January 20, 2013

Have Pet, Will Travel

Are we there yet?

We all know the old saying, “Dog is man’s best friend” but at Travel Nurse across America we have seen all kinds of best friends: from dogs, cats and ferrets to guinea pigs. Yes, I said guinea pigs! Pets are just like family members and many travelers bring their beloved pets on assignment with them.

However, there are challenges that come when traveling with pets. Ensuring your pet will adjust well to the new environment and securing lodging that will allow pets, are a few. Travel Nurse across America recommends all travelers be prepared to address a variety of issues before making the decision to travel with their pets.

Before you leave for your assignment, assess your pet’s behavior and make sure they’ll travel well and adjust to the new environment. You may want to discuss medication options with your veterinarian, especially if your pet is prone to anxiety issues. Make sure your pet’s shots are up to date and request a copy of their records from your vet to carry with you. Some properties or private owners will require you to provide vaccination records and/or a photo of your pet at the time of move-in. Also, pet records are good to have if you find it necessary to take your pet to the vet while on assignment.

Today, more property owners are accepting travelers with pets, but it may come with a price. Usually you can expect to pay both a refundable deposit and a non-refundable pet fee. Deposits and fees vary based on the size, breed, etc. Some properties also charge pet rent. Pet rent can range from $10-$50 per month, per pet. If you pay a refundable deposit, you need to allow up to 90 days, after your assignment ends, for the refund to be processed.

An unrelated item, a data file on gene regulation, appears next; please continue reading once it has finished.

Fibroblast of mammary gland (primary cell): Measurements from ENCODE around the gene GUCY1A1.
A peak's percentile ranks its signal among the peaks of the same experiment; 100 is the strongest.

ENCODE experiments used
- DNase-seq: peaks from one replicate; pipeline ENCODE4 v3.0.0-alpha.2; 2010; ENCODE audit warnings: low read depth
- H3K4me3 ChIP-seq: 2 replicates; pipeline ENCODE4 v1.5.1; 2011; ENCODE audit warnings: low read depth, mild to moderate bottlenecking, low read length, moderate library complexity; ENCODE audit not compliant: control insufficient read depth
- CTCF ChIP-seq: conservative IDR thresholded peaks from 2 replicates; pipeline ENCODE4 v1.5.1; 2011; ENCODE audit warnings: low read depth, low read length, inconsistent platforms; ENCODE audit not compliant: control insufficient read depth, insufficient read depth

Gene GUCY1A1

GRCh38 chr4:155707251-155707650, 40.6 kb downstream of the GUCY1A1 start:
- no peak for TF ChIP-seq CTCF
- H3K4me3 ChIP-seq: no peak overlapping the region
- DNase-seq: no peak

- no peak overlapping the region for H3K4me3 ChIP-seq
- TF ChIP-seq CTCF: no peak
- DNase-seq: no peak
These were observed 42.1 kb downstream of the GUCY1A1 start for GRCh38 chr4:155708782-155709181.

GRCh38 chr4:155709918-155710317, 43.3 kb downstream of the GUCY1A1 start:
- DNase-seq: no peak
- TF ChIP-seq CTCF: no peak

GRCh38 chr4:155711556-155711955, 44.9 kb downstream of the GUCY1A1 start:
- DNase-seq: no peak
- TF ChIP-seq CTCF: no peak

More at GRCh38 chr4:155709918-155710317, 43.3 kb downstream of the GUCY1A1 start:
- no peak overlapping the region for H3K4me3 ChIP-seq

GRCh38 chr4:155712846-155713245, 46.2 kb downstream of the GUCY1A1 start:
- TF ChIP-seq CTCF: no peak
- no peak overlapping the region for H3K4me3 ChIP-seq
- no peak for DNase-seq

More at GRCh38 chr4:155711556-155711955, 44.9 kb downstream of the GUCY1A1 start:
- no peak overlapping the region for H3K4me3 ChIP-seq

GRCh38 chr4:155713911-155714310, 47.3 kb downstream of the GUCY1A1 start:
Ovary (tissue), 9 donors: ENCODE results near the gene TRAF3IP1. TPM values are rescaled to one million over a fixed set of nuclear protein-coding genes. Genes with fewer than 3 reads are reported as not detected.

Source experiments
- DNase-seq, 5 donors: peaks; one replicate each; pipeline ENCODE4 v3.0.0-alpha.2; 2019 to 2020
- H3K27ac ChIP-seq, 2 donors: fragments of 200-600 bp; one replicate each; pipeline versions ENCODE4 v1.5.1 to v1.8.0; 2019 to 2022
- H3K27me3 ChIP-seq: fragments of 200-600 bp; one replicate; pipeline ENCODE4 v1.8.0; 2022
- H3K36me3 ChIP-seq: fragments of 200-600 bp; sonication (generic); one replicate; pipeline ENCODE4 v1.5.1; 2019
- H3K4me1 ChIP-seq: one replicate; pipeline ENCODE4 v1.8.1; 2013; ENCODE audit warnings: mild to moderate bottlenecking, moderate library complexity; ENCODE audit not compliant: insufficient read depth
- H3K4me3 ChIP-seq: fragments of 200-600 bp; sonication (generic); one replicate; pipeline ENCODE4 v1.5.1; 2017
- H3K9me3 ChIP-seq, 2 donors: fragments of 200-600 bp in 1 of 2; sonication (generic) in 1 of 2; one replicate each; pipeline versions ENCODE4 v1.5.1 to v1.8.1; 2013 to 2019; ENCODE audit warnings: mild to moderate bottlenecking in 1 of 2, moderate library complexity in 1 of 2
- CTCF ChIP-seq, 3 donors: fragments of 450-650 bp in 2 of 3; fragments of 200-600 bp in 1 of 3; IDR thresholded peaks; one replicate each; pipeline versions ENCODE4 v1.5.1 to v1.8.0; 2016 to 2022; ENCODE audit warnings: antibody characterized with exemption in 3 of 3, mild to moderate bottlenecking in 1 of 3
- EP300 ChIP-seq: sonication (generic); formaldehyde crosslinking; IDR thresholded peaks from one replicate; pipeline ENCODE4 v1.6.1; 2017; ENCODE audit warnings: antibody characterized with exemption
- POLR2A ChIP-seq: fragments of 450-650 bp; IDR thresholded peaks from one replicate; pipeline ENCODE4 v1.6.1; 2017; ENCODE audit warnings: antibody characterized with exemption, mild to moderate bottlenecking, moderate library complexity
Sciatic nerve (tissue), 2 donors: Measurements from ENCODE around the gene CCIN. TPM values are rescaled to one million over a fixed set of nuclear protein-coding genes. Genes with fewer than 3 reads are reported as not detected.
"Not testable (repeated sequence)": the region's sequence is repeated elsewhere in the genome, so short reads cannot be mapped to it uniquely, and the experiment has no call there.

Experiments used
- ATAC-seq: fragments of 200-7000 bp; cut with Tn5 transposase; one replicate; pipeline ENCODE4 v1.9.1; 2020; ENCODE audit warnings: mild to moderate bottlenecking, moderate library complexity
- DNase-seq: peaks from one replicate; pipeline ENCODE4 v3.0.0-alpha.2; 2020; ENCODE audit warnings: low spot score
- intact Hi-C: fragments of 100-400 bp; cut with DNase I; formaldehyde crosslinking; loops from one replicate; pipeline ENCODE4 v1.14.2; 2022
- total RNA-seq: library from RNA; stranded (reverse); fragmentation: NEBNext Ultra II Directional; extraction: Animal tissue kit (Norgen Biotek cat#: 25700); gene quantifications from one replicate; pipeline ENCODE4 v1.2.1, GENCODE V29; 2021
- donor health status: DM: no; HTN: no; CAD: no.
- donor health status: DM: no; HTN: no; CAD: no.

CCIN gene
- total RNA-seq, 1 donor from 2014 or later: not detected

Along with deposits, it’s common for properties and furniture vendors to charge for flea and pet odor treatments, additional carpet cleaning, pet stain removal, hair removal from furniture, etc. Most properties and vendors have specific policies regarding pets, as well as the measures they have to take for the rental unit and furniture to be considered sanitized and allergen free. Carpet, tile, furniture, etc., can be very costly to repair or replace. It is recommended that you use preventive measures, such as dog walking services, doggie daycare, crate training or “puppy pads”, to ensure that your pet does not get bored and destructive with the property or contents.

All in all, having a pet, or pets in some cases, should not prevent you from traveling. Though it may add some extra challenges, the rewards of sharing your journey with your beloved friend can make it all worthwhile!